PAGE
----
And yet . . .

When I see the sign at Southern States advertising onion sets. And picture sweet peas flowering on a trellis made from baling twine . . . well. Thank goodness for nostalgia. I think it’s mostly what sells my books.

Redeeming My Characters

BooksLike children, I’m not supposed to have a favorite character. But Frank Post (along with the Talbot sisters) stole my heart. Frank is a blend of so many men I knew growing up. Men who were tough, flawed, opinionated, and most of all tender-hearted beneath those gruff exteriors. There were a few times I even thought about stopping by for a visit on trips home. (Oh right, my characters aren’t REAL!)

This week, I’m sharing Frank’s thoughts about doubting faith.

FRANK POST — THE DOUBTING ONE
Miracle in a Dry Season & Until the Harvest

I think I would’ve liked going fishing with the disciples. Especially if that Thomas feller was along. I’m a lot like Thomas—don’t hardly believe a thing until I can get my fingers wrapped around it and see it with my own eyes.

And there’s been a time or two in my life when I felt left out—like Thomas must have when all the rest of his friends were talking about seeing Jesus back from the dead—alive and kicking. There it is, written in John, chapter twenty. “But Thomas, one of the twelve, called Didymus, was not with them when Jesus came. The other disciples therefore said unto him, ‘We have seen the Lord.’ But he said unto them, ‘Except I shall see in his hands the print of the nails, and put my finger into the print of the nails, and thrust my hand into his side, I will not believe.’”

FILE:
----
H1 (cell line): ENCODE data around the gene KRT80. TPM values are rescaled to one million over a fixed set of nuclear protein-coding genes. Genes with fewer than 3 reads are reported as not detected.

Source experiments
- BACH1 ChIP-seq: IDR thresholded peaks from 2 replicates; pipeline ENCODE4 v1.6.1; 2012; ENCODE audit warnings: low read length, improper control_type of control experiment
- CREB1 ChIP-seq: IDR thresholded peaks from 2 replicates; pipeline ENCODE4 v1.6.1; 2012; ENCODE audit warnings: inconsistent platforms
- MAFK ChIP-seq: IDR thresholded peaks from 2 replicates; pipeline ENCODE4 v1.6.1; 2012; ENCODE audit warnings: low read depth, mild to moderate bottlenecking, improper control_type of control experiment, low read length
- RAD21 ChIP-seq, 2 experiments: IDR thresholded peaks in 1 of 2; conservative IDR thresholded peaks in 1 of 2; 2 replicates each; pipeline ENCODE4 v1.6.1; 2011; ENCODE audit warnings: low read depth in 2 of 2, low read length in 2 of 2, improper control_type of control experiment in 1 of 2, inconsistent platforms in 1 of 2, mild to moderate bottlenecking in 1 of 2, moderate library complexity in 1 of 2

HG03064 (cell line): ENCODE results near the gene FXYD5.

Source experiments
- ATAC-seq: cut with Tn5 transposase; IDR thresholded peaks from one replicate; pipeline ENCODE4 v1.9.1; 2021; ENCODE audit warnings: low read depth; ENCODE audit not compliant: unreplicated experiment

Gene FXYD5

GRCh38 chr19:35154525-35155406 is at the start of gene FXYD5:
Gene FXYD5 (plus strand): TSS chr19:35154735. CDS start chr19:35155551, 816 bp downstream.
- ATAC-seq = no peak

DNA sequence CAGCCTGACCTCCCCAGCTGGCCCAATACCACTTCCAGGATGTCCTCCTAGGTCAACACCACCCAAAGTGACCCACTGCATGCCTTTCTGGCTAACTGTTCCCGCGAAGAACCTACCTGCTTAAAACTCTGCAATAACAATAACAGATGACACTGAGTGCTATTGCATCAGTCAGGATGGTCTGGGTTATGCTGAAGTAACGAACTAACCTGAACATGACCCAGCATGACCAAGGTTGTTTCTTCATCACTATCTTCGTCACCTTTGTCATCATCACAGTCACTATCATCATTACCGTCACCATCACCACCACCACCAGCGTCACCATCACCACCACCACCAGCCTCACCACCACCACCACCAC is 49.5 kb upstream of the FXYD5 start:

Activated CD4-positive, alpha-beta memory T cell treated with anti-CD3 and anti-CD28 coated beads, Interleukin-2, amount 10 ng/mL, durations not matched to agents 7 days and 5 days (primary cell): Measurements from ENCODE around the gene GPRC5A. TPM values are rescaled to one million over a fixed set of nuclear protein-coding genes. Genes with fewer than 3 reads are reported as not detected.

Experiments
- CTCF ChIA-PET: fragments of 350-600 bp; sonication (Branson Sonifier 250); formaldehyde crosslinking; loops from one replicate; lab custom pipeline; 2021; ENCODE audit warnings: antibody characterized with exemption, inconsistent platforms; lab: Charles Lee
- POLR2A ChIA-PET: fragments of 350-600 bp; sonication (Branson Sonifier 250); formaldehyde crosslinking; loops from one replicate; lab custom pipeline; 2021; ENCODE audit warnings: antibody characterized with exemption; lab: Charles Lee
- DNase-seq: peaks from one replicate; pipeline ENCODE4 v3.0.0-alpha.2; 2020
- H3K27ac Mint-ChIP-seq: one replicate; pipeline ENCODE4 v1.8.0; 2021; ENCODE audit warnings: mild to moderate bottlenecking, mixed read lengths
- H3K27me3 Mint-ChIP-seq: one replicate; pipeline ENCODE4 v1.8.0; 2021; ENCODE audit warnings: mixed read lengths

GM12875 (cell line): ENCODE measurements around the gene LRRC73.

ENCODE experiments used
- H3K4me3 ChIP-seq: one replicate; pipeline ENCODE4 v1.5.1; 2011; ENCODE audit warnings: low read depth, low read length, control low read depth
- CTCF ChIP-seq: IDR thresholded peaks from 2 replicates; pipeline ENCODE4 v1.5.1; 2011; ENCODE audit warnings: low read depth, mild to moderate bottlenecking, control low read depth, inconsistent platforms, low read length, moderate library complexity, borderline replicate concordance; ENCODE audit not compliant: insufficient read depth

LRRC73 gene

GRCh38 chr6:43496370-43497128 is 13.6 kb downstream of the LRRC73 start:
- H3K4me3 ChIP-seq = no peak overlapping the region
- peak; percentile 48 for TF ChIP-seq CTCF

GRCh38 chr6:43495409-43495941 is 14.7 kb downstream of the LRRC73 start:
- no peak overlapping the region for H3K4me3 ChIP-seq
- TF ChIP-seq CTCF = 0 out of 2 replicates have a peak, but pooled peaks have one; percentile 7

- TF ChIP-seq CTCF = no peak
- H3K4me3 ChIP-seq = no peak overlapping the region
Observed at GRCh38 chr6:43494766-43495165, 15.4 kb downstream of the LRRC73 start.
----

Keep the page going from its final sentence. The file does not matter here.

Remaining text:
It’s hard, when everyone else sees a rainbow while you’ve got our head down, chopping firewood and digging ditches. For a lot of years, I just kept my head down. I figured if I wasn’t meant to see what other folks did, I’d just stop looking for it. Jesus probably didn’t want the likes of me anyway.

Thing is though, when enough people tell you how pretty the rainbow is, you get a hankering to see it for yourself. Except I didn’t want to admit the truth of that, so I put conditions on my belief. Like Thomas, who wouldn’t believe until he put his hand in the wound in Jesus’ side.

That’s when I heard about a woman in town—she had a child and no husband, so I knew she’d made mistakes, too. And even though the gossips talked about her behind her back, she stepped up and fed anyone who was hungry that summer the drought was so bad.

I ate her food—best I ever had. And for just a minute there, I caught a glimpse of that rainbow. Eating a plain bowl of beans, I could see how love was supposed to look. I could smell it and taste it and it hit me like it must have when Thomas finally saw Jesus and knew he really was God.

“After eight days again his disciples were within, and Thomas with them: then came Jesus, the doors being shut, and stood in the midst, and said, ‘Peace be unto you.’ Then saith he to Thomas, ‘Reach hither thy finger, and behold my hands; and reach hither thy hand, and thrust it into my side: and be not faithless, but believing.’ And Thomas answered and said unto him, ‘My Lord and my God.’”

I’m glad at least one of the disciples was as hard-headed as me. And although I might not have seen Jesus in the flesh, I surely have seen Him—still see Him—in the way poor, sinful folks reach out to give one another a hand. So if you’ve got your head down like I did for so long, you might try looking up and around. Jesus, he’ll sneak up on you, if you let him.